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The changing landscape of oropharyngeal cancer management

  • D Hamilton (a1), M K Khan (a1), J O'hara (a1) and V Paleri (a1)

Abstract

Background:

Oropharyngeal cancer is increasing in prevalence in the UK and this is thought to be due to the emergence of disease related to human papilloma virus.

Method:

A literature review was conducted on the diagnosis and latest management of oropharyngeal cancer.

Results:

In non-smokers, human papilloma virus related disease is thought to have better outcomes, but this casts doubt on previous research which did not stratify patients according to human papilloma virus status. However, this theory provides a route for researchers to risk stratify and de-escalate treatments, and hence reduce treatment burden. In addition, the emergence of minimally invasive transoral techniques allows surgeons to remove large tumours without many of the side effects associated with radical (chemo)radiotherapy.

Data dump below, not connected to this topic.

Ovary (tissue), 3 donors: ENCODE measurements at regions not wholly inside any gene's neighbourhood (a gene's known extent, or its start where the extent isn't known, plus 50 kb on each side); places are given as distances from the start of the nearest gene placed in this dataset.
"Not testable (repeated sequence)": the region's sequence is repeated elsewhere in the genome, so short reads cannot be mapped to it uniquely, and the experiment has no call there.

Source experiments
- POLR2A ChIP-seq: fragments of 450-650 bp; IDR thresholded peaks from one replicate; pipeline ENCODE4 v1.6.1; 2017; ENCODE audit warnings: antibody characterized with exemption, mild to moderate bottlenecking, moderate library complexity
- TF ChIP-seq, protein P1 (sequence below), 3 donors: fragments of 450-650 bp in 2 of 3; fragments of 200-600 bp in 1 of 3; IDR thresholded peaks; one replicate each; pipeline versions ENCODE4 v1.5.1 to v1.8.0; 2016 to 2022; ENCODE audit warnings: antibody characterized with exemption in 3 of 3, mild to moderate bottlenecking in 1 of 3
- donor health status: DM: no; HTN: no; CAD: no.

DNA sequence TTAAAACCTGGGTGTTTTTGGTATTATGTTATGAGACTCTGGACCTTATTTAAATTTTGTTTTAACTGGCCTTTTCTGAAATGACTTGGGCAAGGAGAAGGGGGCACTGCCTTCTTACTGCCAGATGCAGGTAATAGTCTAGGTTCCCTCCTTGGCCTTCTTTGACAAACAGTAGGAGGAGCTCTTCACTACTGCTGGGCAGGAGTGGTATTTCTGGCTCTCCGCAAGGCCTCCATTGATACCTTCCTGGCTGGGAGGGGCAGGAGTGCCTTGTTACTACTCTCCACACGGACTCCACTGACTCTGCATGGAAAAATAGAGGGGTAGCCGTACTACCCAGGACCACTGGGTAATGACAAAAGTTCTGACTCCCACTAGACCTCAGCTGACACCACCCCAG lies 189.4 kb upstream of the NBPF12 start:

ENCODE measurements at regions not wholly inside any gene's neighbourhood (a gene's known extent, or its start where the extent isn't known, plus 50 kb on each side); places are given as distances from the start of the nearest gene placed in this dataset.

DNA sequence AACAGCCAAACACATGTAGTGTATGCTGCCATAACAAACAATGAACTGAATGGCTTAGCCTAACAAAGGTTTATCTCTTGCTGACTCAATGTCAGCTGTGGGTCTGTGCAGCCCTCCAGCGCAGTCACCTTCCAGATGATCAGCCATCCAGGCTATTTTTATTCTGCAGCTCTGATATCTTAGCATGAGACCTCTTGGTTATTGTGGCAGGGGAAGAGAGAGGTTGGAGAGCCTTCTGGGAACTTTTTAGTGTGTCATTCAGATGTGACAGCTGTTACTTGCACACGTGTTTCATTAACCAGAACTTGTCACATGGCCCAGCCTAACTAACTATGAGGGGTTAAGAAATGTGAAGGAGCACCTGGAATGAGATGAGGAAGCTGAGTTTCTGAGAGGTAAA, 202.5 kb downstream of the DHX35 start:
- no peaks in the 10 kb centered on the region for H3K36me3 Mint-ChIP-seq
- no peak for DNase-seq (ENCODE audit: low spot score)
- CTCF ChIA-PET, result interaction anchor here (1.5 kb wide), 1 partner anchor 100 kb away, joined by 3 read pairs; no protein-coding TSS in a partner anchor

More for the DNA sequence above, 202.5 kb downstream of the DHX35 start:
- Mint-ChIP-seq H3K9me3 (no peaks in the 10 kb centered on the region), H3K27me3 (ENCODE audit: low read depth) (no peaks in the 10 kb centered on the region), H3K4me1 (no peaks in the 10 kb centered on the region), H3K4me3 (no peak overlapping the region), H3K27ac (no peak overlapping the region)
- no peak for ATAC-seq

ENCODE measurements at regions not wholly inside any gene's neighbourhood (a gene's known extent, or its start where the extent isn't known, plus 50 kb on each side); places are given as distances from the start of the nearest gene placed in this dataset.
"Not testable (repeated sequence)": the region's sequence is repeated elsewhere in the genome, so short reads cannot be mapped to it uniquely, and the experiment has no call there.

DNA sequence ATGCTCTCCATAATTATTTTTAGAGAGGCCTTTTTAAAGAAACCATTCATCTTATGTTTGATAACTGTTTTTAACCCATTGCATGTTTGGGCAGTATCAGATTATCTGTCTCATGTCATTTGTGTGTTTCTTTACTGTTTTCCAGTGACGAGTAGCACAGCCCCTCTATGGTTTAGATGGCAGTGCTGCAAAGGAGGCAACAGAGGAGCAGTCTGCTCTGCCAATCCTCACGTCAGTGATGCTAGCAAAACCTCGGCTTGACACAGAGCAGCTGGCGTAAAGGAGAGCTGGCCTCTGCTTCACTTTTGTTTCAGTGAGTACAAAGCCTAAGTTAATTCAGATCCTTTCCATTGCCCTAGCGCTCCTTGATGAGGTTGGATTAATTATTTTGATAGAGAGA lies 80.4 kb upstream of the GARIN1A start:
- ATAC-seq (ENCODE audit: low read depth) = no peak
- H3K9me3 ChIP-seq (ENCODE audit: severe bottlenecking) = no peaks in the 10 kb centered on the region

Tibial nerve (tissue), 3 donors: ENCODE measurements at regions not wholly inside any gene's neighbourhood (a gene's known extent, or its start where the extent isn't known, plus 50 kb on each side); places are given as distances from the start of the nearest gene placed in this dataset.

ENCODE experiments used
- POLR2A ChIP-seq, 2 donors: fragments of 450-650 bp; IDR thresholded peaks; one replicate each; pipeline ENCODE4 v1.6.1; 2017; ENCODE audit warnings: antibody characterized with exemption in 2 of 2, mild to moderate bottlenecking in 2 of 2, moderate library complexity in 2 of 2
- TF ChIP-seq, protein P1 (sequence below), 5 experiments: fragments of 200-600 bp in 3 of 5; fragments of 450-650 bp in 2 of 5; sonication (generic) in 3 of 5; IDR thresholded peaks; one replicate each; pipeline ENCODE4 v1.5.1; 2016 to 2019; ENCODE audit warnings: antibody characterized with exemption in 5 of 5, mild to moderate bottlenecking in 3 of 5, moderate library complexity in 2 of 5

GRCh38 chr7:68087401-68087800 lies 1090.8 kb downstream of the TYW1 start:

Conclusion:

The emergence of human papilloma virus related disease and minimally invasive techniques have led the clinical and academic community to reconsider how oropharyngeal cancer is managed. Comparative and risk-stratification trials are urgently required and ongoing.

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Copyright

Corresponding author

Address for correspondence: Mr David Hamilton, ENT Department, Freeman Hospital, High Heaton, Newcastle upon Tyne NE7 7DN, UK E-mail: david.hamilton@ncl.ac.uk

References

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Keywords

The changing landscape of oropharyngeal cancer management

  • D Hamilton (a1), M K Khan (a1), J O'hara (a1) and V Paleri (a1)

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